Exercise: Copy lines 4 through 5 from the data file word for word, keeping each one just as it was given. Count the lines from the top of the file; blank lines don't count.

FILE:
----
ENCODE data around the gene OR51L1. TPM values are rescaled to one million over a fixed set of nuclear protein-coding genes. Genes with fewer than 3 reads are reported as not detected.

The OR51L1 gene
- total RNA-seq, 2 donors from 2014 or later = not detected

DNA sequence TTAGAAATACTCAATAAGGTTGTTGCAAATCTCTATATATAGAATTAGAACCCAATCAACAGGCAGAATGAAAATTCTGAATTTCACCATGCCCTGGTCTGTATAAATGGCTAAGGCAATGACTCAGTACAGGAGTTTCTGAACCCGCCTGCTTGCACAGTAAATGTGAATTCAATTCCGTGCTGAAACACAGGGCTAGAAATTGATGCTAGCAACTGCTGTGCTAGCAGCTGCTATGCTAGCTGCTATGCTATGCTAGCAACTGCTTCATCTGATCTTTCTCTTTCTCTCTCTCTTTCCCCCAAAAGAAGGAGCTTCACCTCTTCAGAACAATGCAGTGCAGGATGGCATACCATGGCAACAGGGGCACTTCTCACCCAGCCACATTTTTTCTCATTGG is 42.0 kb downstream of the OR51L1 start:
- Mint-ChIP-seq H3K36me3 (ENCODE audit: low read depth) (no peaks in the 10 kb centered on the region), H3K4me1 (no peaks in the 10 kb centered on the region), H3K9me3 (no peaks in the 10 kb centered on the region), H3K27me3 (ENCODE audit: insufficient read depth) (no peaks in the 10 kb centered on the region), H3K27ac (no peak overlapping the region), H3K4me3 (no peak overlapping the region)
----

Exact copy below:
DNA sequence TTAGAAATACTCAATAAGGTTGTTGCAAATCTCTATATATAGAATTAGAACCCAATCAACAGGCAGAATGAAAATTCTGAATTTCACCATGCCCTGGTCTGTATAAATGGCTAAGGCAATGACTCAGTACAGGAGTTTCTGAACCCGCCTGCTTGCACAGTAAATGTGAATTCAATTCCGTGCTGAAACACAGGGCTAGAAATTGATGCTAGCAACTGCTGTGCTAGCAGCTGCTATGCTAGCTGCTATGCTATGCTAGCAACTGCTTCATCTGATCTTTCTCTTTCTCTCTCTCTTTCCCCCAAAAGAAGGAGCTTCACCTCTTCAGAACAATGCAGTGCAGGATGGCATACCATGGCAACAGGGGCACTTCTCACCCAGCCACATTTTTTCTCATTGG is 42.0 kb downstream of the OR51L1 start:
- Mint-ChIP-seq H3K36me3 (ENCODE audit: low read depth) (no peaks in the 10 kb centered on the region), H3K4me1 (no peaks in the 10 kb centered on the region), H3K9me3 (no peaks in the 10 kb centered on the region), H3K27me3 (ENCODE audit: insufficient read depth) (no peaks in the 10 kb centered on the region), H3K27ac (no peak overlapping the region), H3K4me3 (no peak overlapping the region)